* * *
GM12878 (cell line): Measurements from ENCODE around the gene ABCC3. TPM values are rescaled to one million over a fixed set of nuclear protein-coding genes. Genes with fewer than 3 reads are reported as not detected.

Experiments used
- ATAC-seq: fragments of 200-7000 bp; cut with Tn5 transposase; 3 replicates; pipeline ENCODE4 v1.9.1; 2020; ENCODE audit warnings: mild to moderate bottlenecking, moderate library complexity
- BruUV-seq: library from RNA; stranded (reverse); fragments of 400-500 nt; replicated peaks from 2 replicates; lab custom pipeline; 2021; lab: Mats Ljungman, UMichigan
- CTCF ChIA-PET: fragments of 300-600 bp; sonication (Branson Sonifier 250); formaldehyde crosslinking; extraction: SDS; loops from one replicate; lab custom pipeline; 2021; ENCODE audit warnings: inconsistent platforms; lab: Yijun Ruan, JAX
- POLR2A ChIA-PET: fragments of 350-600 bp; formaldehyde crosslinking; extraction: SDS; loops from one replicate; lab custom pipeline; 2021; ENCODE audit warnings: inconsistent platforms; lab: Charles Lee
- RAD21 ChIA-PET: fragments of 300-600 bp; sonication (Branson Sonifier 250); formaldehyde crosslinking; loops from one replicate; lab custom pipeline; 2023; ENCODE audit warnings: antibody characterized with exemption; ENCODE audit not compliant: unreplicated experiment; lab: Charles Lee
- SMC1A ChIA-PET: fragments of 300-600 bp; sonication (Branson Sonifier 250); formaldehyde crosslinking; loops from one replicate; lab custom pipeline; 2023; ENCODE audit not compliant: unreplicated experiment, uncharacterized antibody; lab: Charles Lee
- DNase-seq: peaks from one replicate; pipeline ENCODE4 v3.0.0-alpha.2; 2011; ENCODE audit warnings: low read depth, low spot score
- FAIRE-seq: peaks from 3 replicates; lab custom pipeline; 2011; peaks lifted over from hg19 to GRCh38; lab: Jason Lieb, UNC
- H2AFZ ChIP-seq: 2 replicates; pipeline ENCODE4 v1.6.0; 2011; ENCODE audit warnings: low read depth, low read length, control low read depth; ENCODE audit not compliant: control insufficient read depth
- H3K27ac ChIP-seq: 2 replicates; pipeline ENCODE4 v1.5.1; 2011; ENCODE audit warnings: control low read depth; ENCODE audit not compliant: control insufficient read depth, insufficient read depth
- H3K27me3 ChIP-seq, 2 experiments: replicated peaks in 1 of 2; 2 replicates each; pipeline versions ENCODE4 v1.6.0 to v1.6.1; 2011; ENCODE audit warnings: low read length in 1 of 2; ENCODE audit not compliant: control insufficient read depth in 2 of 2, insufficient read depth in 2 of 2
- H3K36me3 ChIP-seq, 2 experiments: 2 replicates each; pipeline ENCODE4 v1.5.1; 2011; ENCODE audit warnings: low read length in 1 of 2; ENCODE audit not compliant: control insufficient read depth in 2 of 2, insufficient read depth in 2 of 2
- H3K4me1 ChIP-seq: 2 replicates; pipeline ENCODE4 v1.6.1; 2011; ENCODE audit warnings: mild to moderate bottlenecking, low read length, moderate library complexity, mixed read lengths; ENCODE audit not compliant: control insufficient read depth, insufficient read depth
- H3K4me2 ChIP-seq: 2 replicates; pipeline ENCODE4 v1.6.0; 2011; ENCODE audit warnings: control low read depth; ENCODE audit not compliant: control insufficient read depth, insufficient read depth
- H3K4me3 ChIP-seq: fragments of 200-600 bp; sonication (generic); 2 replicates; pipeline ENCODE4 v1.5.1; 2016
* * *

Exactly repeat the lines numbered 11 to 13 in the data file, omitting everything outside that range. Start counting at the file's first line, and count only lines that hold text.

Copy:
- H2AFZ ChIP-seq: 2 replicates; pipeline ENCODE4 v1.6.0; 2011; ENCODE audit warnings: low read depth, low read length, control low read depth; ENCODE audit not compliant: control insufficient read depth
- H3K27ac ChIP-seq: 2 replicates; pipeline ENCODE4 v1.5.1; 2011; ENCODE audit warnings: control low read depth; ENCODE audit not compliant: control insufficient read depth, insufficient read depth
- H3K27me3 ChIP-seq, 2 experiments: replicated peaks in 1 of 2; 2 replicates each; pipeline versions ENCODE4 v1.6.0 to v1.6.1; 2011; ENCODE audit warnings: low read length in 1 of 2; ENCODE audit not compliant: control insufficient read depth in 2 of 2, insufficient read depth in 2 of 2